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Office of University Community Partnerships
Mailing Address:
P.O. Box 400308
Charlottesville, VA
22904-4308
Physical Address:
Booker House
1709 University Ave
Charlottesville, VA 22904

Community Based Research

2011-12 International Travel Form Guide

This document guides students through the application process for the International Travel Form.

International Travel Form Guide


For Students

UVA Community Based Undergraduate Research Grants

Mission: Community based research seeks to foster collaborative partnerships between university researchers and the community, share knowledge among key stakeholders, and address social inequities.

Goal: Community Based Undergraduate Research Grants will provide opportunities for students to develop research projects that apply their academic skills, experiences, and ideas to real world problems. The grants are not limited to a single academic field. Interdisciplinary work is encouraged. Student researchers, under the guidance of a faculty advisor and in collaboration with a community organization, will identify a project that addresses a documented public need or issue. Student researchers will design a research project, adopt and deploy a research methodology embedded in an academic field(s), create a research product (paper, presentation, etc.) that benefits the community organization and meets expectations of academic rigor as agreed on by the faculty advisor and the student researcher(s).

Process: Awards will be granted on a competitive basis. Please see attached application form. A budget of anticipated expenses including travel, living expenses, research supplies should not exceed $3,000. If research is a team project that includes graduate students and other undergraduate students, then the budget may not exceed $5,000. An honorarium of $1,000 will be awarded to the faculty advisor.

 

Application Form: 2013 Application Form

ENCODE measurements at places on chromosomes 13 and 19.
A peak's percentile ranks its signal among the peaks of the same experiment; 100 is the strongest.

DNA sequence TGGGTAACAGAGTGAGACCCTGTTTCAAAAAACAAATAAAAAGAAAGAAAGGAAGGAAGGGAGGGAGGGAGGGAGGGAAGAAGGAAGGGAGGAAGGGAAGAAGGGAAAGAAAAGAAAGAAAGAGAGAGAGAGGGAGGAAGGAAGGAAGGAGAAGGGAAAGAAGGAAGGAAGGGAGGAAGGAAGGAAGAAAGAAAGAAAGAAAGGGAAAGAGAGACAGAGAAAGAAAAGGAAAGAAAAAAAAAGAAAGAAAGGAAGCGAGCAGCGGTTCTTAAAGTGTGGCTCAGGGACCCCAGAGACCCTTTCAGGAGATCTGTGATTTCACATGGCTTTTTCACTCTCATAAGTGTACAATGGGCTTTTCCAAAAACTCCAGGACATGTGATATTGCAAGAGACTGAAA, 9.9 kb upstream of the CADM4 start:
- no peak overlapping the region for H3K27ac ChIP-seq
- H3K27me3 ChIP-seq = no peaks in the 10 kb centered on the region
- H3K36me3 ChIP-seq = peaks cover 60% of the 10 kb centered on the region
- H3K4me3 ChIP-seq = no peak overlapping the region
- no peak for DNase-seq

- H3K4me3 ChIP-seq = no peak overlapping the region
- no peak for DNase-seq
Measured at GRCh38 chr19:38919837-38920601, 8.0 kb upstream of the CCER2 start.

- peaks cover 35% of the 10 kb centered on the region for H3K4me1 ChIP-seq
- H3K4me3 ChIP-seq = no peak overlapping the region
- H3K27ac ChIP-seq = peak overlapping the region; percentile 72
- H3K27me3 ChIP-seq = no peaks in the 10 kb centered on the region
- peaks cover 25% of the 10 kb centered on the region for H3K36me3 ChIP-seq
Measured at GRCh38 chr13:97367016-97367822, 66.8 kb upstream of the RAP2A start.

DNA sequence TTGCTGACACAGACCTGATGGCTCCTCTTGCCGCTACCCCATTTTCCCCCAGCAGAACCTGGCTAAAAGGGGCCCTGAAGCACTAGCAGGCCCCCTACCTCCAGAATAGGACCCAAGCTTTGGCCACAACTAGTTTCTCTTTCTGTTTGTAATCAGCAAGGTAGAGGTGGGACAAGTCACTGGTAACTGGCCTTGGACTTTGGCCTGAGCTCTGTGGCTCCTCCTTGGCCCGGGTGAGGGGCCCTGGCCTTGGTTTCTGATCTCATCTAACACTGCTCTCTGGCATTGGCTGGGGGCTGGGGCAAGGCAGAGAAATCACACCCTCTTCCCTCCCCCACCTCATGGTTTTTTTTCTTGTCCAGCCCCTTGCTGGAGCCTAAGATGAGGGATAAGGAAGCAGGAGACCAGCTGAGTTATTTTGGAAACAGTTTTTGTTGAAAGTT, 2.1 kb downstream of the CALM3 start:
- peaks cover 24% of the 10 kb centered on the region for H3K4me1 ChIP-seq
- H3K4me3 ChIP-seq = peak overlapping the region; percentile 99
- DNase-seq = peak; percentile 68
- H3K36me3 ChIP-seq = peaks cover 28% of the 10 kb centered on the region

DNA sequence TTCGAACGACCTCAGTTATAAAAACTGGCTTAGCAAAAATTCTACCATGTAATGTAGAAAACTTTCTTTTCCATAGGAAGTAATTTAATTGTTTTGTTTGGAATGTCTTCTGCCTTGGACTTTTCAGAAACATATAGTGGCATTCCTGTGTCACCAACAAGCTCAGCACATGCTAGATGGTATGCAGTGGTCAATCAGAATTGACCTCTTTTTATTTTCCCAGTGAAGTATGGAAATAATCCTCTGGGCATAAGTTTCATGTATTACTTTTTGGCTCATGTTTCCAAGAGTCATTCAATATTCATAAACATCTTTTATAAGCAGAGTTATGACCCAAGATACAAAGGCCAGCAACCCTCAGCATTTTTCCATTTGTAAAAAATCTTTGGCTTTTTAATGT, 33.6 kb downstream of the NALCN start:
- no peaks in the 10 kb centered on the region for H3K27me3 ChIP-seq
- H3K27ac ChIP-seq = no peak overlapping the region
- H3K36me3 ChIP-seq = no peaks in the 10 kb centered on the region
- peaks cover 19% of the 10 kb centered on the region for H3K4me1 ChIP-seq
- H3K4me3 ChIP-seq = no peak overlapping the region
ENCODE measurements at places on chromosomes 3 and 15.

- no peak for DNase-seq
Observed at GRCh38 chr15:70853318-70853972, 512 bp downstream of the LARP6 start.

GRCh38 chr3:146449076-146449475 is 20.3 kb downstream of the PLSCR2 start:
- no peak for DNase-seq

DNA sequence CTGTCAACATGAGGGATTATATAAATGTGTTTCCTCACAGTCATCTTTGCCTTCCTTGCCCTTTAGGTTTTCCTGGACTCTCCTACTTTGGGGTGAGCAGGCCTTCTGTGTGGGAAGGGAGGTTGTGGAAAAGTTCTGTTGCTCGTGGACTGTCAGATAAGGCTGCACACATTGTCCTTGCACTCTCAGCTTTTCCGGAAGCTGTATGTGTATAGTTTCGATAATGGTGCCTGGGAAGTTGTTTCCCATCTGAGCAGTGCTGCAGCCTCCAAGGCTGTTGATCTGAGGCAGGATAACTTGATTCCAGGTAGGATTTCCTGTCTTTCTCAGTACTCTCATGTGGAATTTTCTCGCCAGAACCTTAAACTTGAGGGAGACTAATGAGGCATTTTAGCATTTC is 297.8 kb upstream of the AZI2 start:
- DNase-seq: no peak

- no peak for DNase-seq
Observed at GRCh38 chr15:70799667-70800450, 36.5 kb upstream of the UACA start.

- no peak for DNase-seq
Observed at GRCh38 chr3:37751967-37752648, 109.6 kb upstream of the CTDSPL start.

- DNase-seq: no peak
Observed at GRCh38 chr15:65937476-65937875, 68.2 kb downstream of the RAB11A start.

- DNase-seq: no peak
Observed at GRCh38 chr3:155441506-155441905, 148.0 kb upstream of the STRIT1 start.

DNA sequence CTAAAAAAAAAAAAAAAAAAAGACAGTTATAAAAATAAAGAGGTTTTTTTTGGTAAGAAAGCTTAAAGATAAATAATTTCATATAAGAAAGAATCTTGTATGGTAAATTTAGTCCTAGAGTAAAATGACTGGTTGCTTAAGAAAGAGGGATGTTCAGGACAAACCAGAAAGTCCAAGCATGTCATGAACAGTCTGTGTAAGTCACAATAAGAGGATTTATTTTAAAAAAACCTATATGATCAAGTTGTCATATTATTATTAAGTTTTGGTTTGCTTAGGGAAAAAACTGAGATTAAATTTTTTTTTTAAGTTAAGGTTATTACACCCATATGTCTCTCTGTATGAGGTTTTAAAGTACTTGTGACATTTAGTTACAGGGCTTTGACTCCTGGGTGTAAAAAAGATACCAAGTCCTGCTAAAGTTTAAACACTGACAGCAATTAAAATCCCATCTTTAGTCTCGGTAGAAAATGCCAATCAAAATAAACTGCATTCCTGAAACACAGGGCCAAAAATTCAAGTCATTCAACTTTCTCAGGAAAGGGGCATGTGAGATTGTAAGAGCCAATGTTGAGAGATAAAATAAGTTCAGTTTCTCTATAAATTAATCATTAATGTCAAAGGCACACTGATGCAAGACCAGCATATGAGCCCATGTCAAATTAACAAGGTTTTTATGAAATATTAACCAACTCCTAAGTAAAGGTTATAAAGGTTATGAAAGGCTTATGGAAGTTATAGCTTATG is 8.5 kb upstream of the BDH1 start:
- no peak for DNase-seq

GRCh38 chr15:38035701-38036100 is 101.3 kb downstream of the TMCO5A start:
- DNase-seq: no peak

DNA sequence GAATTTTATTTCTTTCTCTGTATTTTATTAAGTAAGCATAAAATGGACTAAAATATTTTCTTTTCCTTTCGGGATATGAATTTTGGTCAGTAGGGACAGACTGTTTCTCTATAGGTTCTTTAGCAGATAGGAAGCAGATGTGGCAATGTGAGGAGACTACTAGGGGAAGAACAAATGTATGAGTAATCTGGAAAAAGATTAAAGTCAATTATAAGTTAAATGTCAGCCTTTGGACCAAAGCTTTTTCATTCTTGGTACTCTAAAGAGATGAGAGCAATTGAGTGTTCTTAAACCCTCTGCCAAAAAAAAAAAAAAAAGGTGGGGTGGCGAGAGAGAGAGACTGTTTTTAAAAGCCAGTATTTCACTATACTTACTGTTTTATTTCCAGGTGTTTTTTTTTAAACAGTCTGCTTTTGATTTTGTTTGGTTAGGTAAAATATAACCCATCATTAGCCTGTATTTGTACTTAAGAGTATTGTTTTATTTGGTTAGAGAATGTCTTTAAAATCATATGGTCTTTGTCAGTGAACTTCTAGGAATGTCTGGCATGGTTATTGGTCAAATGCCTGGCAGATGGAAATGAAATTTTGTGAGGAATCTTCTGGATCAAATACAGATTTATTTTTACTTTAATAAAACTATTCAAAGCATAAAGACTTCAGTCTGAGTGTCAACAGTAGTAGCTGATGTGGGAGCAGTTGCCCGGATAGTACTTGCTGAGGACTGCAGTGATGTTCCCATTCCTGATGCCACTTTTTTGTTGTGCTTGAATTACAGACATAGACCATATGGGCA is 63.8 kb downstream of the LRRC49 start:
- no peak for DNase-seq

This Year's Funded Projects:

  • Title: Exploring Alternative Energy Technologies for the Islamic High School
    Student Researchers: River Bennett, Political and Social Thought and Kodjo Messan, Mechanical and Aerospace Engineering
    Faculty Advisor: Bob Swap, Environmental Science
    Community Partner: Islamic High School Kumbo

    This group will focus on access to reliable energy sources in rural communitieis. Since this issue is most apparent in developing countries, the group will investigate the restraints that varying acess to electricity place on a high school in Bamenda, Cameroon. By researching potential technologies that best utilize local alternative energy sources, they hope to work with the high school to discover a viable and consistent energy supply for the future.

  • Title: The Young Women Leaders Program HerStory Cameroon: Photo Documentary
    Student Researcher: Roxanne Campbell, Studio Art
    Faculty Advisor: Winx Lawrence, Human Services
    Community Partner: Lycee Bilngue de Dschang

    This project will use the Young Women Leaders Program's (YWLP) technology curriculum to teach digital media skills to YWLP girls in Cameroon. The project will teach the girls digitial media technology using the YWLP HerStory curriculum and help them produce their own phot documentaries about an issue of importance to them. Roxanne will assess the feasibility of implementing the YWLP HerStory curriculum in other sites.

  • Title: U.Va. and the Smart Grid: Incentivizing Energy Efficiency in the UVA community
    Student Researchers: Thomas Heekin, Systems Engineering and Matthew Boegner, Systems Engineering
    Faculty Advisor: Michael Gorman, Science, Technology and Society
    Community Partner: UVA Facilities Management


    Thomas and Matthew will work closely with the Energy and Utilities division of U.Va. Facilities Management to explore "Smart Grid" technology as a solution to the challenge of efficient energy distribution. They will investigate how knowledge of one's real-time energy use and energy costs affect consumption decisions and design of green initiatives. Based on community research and engagement, this project will develop and rank alternative incentive strategies for reducing energy use during peak times.